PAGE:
Often, pregnancy does not cause a kidney disorder to worsen. Usually, kidney disorders worsen only in pregnant women who have high blood pressure that is not well-controlled. If pregnant women have a kidney disorder, they are more likely to develop high blood pressure, including preeclampsia (a type of high blood pressure that develops during pregnancy).
Having a chronic kidney disorder before becoming pregnant increases the risk that the fetus will not grow as much as expected (small for gestational age) or be stillborn. Having a severe kidney disorder usually prevents women from carrying a baby to term.
In pregnant women who have a kidney disorder, kidney function and blood pressure are monitored closely, as is growth of the fetus. If the kidney disorder is severe, women may need to be hospitalized after 28 weeks of pregnancy so that bed rest is guaranteed, blood pressure can be controlled well, and the fetus can be monitored closely.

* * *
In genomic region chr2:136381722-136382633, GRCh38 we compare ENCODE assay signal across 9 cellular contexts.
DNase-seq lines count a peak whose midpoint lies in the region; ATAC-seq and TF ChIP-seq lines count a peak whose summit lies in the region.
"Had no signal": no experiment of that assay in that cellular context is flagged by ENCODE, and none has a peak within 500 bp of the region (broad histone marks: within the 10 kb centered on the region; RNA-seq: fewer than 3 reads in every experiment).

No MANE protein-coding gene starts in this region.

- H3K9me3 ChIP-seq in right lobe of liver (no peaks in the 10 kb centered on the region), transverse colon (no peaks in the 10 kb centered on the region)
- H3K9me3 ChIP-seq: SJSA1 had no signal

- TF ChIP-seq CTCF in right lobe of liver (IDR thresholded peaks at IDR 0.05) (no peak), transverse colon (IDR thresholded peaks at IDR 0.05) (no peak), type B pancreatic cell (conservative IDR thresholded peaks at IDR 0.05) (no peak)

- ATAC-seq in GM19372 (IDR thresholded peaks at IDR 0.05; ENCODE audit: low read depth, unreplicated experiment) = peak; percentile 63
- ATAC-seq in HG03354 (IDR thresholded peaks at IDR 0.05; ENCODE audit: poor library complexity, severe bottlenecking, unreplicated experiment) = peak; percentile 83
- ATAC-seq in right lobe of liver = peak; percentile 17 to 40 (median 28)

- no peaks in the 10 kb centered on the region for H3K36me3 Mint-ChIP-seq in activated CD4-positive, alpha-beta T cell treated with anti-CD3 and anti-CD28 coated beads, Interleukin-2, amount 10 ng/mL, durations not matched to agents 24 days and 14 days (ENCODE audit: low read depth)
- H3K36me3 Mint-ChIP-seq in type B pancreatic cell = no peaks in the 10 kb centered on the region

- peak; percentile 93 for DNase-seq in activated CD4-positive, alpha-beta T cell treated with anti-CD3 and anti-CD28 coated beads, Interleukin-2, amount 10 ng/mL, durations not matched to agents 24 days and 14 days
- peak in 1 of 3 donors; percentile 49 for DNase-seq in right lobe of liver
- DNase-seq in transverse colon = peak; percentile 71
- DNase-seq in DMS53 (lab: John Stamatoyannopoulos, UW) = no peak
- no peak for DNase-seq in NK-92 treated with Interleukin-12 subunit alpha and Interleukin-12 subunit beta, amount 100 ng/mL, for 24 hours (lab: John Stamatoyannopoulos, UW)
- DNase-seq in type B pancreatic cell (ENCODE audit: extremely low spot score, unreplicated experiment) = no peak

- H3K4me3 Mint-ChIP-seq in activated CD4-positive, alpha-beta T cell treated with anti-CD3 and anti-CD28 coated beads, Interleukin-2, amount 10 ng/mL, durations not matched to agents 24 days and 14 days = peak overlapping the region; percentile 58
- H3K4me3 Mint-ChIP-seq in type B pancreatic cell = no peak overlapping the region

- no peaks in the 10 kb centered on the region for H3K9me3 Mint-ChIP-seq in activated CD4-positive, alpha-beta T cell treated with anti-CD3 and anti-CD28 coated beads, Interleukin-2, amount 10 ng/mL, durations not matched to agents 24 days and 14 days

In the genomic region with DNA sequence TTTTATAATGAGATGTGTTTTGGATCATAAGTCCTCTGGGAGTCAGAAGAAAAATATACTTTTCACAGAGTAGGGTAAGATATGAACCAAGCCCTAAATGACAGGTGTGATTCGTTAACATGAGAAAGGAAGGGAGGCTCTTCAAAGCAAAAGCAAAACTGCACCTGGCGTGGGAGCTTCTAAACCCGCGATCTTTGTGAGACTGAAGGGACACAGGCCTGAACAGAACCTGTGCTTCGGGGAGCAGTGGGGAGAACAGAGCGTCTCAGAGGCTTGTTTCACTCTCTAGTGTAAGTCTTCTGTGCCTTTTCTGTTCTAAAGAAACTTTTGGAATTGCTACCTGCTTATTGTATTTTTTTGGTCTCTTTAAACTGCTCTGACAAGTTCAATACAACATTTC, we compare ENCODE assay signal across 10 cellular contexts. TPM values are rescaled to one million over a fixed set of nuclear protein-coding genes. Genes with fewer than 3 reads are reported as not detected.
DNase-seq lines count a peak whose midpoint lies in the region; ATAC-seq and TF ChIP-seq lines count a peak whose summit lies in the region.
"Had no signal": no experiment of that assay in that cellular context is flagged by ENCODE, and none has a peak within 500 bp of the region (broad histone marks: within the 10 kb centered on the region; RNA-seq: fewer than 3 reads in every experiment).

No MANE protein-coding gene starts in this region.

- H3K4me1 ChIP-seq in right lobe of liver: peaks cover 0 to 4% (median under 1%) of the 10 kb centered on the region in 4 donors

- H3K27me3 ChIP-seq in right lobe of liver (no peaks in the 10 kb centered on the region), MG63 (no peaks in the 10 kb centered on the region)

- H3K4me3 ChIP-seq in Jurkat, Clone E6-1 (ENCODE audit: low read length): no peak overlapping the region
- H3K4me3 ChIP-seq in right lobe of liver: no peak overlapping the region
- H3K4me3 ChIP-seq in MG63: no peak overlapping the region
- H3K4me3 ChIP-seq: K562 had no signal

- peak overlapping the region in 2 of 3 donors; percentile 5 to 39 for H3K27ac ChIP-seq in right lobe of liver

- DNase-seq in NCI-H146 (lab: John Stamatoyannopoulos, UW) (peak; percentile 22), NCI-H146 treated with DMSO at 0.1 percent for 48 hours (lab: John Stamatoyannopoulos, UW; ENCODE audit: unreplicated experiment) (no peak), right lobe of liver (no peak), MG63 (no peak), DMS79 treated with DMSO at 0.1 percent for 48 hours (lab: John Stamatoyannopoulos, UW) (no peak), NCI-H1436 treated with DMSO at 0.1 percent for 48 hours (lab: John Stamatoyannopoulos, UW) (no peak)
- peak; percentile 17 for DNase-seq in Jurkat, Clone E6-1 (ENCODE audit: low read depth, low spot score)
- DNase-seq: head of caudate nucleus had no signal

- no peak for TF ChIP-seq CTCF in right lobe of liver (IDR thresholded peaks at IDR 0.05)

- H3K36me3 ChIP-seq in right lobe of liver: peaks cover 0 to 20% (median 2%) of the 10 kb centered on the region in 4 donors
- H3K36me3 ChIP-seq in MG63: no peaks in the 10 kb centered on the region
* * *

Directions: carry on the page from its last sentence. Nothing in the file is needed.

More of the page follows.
Women who have had a kidney transplant are usually able to safely give birth to healthy babies if they have all of the following:
Women who have a kidney disorder that regularly requires hemodialysis are often at high risk of pregnancy complications, including miscarriage, stillbirth, preterm birth, and preeclampsia. But because of advances in dialysis treatment, up to 90% of babies born to these women survive.
Usually, delivery is required before the due date because the woman develops preeclampsia or the fetus is not growing as much as expected. Doctors may remove and analyze a sample of the fluid that surrounds the fetus (amniotic fluid). This procedure, called amniocentesis, helps doctors determine whether the fetus’s lungs are mature enough to breathe air and thus when the baby can be delivered safely.
Cesarean delivery is often done, but sometimes vaginal delivery is possible.